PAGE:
Amid all that futility, there's legitimate cause for hope in Chicago. The Cubs have built one of baseball's strongest and deepest farm systems, and that talent should spark a turnaround in the near future.
No organization can match Chicago's collection of high-ceiling position talent, starting with shortstop Javier Baez, third baseman Kris Bryant and outfielders Albert Almora and Jorge Soler. Baez, Bryant, Soler and first baseman Dan Vogelbach give the Cubs a quartet of sluggers that's unrivaled in the Minor Leagues.
Jonathan Mayo and I concur that Chicago will produce the Minor League home run champion in 2014, even if we don't agree on who that will be. Jonathan likes Baez's chances, while I believe Bryant will outdo him and every other prospect this season.
Bryant might not match his truly dominant 2013 performance, when he combined for 46 homers between college, the Minors and the Arizona Fall League. He went deep 31 times as a junior at San Diego, leading NCAA Division I, outhomering 223 of the 296 teams at that level and hitting more long balls than any player has since college baseball toned down its bats in 2011.
Bryant also paced D-I in slugging (.820), runs (80), walks (66) and total bases (187). He finished his college career with 54 homers, a Toreros record, and he won USA Baseball's Golden Spikes Award and Baseball America's College Player of the Year Award.
Though the Cubs need pitching more than anything, they couldn't pass on Bryant with the No. 2 overall pick in the First-Year Player Draft. They signed him for $6,708,400, a franchise record and the largest upfront bonus for any position player in Draft history. Bryant shook off a 1-for-11 start to hit .336/.390/.688 with nine homers and 32 RBIs in 36 games at three levels, capping his first pro summer by helping high Class A Daytona win the Florida State League championship.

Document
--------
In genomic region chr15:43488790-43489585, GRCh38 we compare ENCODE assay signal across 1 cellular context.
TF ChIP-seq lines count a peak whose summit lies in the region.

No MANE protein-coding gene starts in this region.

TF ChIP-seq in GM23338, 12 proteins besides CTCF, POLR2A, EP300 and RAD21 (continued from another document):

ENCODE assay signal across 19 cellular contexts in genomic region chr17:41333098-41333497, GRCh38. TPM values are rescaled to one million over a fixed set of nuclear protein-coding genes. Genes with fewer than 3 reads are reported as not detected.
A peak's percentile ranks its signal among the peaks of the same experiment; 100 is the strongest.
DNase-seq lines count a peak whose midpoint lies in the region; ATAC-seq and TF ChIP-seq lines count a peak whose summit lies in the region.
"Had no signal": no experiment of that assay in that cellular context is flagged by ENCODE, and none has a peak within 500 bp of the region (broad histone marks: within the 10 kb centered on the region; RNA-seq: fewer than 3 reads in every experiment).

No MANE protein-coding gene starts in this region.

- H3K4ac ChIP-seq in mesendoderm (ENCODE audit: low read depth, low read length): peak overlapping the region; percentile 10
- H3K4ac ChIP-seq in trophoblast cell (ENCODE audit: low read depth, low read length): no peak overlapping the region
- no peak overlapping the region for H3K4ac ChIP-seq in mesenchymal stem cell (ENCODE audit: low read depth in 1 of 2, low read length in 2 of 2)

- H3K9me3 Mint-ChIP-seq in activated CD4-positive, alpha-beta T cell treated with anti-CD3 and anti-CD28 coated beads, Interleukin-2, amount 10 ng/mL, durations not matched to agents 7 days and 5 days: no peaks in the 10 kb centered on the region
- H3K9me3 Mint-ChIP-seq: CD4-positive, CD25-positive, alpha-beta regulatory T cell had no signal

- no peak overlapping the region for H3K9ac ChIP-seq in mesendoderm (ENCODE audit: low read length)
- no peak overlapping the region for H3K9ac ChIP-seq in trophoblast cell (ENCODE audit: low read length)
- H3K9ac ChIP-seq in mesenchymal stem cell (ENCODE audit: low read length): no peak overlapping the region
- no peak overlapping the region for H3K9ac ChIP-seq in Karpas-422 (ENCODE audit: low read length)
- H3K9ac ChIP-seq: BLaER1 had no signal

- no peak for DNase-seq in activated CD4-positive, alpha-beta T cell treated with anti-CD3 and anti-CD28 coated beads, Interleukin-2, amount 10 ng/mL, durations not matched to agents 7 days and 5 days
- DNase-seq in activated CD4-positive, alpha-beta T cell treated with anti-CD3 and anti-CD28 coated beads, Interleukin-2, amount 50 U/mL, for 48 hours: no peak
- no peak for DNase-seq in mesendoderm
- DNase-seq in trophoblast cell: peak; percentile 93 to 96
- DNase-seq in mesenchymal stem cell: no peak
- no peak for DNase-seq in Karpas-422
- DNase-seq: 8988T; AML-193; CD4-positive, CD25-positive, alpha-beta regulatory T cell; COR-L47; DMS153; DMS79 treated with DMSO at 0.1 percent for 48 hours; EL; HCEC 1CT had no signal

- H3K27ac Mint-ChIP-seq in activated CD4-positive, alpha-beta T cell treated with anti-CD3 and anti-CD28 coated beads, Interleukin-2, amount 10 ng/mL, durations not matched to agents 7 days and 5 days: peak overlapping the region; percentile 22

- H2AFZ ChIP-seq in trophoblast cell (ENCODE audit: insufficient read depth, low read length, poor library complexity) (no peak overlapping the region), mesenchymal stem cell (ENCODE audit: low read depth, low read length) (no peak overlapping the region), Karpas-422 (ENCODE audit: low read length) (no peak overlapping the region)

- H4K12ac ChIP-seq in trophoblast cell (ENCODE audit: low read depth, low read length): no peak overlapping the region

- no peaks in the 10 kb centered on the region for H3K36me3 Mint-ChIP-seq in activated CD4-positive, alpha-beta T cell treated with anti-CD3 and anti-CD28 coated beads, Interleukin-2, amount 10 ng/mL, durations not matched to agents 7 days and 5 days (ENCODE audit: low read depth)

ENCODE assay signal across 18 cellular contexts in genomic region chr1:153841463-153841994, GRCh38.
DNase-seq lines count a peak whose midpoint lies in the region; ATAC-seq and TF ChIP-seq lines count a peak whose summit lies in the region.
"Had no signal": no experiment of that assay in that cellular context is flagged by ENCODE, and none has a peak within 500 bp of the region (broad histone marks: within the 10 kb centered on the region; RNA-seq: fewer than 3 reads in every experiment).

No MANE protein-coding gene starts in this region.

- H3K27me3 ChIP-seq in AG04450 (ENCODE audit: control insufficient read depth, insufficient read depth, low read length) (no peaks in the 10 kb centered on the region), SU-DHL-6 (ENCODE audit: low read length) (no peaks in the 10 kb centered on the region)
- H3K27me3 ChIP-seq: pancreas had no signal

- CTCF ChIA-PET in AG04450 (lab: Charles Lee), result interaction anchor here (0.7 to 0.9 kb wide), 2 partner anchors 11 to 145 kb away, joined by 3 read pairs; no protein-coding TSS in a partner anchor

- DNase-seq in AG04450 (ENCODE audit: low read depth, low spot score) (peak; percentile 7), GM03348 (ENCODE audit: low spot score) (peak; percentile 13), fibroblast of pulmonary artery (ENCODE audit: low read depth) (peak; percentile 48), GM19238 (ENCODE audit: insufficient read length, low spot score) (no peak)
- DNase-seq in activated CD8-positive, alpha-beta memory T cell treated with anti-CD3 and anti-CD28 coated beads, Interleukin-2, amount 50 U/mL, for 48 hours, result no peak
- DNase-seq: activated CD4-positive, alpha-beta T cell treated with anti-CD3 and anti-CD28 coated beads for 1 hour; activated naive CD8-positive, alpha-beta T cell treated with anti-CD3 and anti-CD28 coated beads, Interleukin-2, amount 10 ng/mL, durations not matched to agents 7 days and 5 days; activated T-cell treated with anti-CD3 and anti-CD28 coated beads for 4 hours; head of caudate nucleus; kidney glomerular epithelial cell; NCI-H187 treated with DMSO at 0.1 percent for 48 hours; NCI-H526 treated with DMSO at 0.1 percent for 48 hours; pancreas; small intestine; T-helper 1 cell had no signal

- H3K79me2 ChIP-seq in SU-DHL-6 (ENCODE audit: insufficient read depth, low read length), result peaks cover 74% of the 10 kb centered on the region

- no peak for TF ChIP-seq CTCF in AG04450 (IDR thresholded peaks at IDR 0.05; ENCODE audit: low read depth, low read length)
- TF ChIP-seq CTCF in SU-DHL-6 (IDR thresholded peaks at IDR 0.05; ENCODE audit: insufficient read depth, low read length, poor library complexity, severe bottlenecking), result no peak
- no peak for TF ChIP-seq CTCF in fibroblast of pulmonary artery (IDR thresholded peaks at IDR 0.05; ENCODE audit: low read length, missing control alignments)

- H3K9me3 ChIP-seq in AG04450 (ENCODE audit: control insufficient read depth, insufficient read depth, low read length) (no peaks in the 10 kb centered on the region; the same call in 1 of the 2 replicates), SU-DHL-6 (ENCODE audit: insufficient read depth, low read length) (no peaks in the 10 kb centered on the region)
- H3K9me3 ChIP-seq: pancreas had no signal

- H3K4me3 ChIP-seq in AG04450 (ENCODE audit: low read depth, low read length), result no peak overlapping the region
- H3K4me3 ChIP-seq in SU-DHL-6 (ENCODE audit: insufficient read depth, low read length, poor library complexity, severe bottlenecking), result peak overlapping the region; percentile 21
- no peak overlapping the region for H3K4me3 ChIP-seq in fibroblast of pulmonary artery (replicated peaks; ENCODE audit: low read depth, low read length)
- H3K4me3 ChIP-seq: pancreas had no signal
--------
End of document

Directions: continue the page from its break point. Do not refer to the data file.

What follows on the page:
Bryant's next stop was the AFL, where he continued to destroy pitchers. He won league MVP honors after batting .364/.457/.727, reaching base in each of his 20 games and topping the AFL in slugging, runs (22), homers (six), extra-base hits (15) and total bases (56).
Bryant has everything needed for big-time home run production. He has size (6-foot-5, 215 pounds), strength, bat speed, loft in his right-handed swing and the patience to wait for pitches he can crush. After winning a Minor League homer title this year, Bryant should do the same in the Major Leagues in the future.
Baez should give Bryant a run for the crown after tying for second with 37 homers in 2013, when he led the Minors with 75 extra-base hits and 111 RBIs. Baez may have the quickest bat in the Minors and he finished last season by matching his age in homers (20) in just 54 games at the Double-A level. The Cubs won't be able to resist the temptation to call him up this summer, however, which will prevent him from winning the Minor League homer title.
Who might challenge the Cubs sluggers? Rangers third baseman Joey Gallo led the Minors with 40 homers in 2013 and may possess more raw power than any prospect. But he's also raw at the plate and struck out 172 times in 111 games last year, so he figures to find the going at least a little rougher as he advances to high Class A.
Astros outfielder George Springer tied Baez with 37 homers last year, but he figures to spend all or most of 2014 in Houston. Twins third baseman Miguel Sano, rated as having the most usable power on the MLBPipeline.com Top 100 Prospects list, was fourth with 35 homers in 2013. But Sano strained his throwing elbow while playing in the Dominican Winter League, requiring Tommy John surgery that likely will cost him the entire season.
Even if Baez, Gallo, Springer and Sano were fully healthy and ticketed for an entire season in the Minors, Bryant would still be my choice to outhomer all of them and everyone else. He's the best college power-hitting prospect to come along in years, and he's just getting started in terrorizing pro pitchers.